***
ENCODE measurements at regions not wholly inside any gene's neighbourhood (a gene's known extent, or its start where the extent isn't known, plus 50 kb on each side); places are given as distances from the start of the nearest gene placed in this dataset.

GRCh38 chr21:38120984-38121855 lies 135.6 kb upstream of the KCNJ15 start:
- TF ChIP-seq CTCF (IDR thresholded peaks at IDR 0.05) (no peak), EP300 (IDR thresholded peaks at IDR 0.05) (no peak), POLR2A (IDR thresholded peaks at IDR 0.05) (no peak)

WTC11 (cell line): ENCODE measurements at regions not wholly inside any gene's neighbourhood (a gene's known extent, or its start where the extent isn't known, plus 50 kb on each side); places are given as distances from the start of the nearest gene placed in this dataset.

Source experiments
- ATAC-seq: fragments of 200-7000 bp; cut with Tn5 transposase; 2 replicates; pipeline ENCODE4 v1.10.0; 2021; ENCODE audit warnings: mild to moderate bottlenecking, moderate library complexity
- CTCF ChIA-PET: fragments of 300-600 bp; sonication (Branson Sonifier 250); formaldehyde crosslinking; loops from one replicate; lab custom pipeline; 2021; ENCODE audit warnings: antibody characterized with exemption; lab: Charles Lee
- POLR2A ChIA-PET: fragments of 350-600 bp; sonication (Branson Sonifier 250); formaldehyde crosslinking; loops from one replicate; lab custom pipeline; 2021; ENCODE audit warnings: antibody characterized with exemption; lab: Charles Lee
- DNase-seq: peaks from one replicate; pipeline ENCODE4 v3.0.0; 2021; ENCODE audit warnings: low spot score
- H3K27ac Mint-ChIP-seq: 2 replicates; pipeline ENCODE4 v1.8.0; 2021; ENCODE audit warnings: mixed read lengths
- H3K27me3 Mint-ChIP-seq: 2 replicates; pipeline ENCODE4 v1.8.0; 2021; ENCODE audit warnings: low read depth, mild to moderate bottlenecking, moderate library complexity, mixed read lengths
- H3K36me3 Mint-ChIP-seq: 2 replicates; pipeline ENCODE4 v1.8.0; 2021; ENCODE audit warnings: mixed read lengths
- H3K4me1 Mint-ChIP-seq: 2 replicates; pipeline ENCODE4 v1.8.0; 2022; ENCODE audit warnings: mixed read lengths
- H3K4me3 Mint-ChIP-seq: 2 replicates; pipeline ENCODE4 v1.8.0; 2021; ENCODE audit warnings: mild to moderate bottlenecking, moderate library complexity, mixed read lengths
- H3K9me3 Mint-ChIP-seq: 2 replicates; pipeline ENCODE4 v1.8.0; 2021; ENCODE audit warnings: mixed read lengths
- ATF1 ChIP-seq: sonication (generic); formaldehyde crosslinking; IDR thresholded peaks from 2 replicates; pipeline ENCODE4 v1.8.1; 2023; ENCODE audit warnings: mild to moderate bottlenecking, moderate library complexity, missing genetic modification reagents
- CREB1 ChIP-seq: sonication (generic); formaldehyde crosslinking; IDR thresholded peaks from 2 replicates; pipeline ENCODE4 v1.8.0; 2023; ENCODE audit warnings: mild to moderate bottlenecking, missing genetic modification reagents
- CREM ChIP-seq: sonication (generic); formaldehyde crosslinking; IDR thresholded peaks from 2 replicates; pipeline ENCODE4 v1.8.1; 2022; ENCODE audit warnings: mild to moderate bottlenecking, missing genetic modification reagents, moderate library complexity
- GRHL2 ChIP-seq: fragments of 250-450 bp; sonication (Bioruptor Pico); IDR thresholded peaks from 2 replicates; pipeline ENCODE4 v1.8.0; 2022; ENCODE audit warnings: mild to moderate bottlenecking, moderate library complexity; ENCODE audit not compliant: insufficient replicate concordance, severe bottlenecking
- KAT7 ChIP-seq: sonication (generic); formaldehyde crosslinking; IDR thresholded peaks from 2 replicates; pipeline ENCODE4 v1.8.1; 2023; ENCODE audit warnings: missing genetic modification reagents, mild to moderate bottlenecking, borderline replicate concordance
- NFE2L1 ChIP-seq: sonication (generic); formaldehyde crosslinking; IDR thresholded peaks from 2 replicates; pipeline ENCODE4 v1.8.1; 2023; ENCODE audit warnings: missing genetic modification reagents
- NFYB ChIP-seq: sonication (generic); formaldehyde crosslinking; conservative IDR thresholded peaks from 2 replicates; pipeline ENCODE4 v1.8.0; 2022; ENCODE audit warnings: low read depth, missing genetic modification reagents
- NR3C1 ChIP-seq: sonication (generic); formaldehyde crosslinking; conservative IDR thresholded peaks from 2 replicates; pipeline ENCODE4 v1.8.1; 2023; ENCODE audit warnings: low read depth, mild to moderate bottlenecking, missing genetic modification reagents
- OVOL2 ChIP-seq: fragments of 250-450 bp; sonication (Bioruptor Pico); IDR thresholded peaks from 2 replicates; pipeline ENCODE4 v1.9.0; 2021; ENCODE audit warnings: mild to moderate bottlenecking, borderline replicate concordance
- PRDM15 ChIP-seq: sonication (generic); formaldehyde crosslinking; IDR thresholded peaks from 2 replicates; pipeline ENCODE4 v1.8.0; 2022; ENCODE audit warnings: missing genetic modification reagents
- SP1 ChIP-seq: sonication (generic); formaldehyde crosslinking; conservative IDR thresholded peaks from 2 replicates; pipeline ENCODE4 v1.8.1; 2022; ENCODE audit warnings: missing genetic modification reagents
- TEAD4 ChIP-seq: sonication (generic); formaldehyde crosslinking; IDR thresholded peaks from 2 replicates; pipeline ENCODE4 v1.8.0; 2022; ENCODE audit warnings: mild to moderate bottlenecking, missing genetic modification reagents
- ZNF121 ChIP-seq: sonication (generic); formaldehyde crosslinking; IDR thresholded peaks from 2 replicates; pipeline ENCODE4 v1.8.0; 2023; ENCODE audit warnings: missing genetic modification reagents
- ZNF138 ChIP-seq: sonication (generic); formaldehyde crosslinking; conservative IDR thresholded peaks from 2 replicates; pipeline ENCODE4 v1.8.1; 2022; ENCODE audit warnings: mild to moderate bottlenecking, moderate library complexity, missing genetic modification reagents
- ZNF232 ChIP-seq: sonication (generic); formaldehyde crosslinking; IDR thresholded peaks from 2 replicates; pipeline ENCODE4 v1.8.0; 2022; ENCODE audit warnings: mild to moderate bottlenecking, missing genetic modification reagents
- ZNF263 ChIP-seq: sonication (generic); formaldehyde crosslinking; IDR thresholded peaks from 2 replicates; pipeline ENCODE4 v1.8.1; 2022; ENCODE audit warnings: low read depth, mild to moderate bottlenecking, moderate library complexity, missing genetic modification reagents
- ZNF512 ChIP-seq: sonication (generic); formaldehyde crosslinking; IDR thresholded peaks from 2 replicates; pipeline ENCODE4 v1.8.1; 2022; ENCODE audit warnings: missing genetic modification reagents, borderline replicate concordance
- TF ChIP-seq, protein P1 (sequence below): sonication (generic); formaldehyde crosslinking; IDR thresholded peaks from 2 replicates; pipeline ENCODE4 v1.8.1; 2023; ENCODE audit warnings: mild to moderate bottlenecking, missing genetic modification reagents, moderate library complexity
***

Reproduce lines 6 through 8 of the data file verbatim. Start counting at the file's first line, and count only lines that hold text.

- ATAC-seq: fragments of 200-7000 bp; cut with Tn5 transposase; 2 replicates; pipeline ENCODE4 v1.10.0; 2021; ENCODE audit warnings: mild to moderate bottlenecking, moderate library complexity
- CTCF ChIA-PET: fragments of 300-600 bp; sonication (Branson Sonifier 250); formaldehyde crosslinking; loops from one replicate; lab custom pipeline; 2021; ENCODE audit warnings: antibody characterized with exemption; lab: Charles Lee
- POLR2A ChIA-PET: fragments of 350-600 bp; sonication (Branson Sonifier 250); formaldehyde crosslinking; loops from one replicate; lab custom pipeline; 2021; ENCODE audit warnings: antibody characterized with exemption; lab: Charles Lee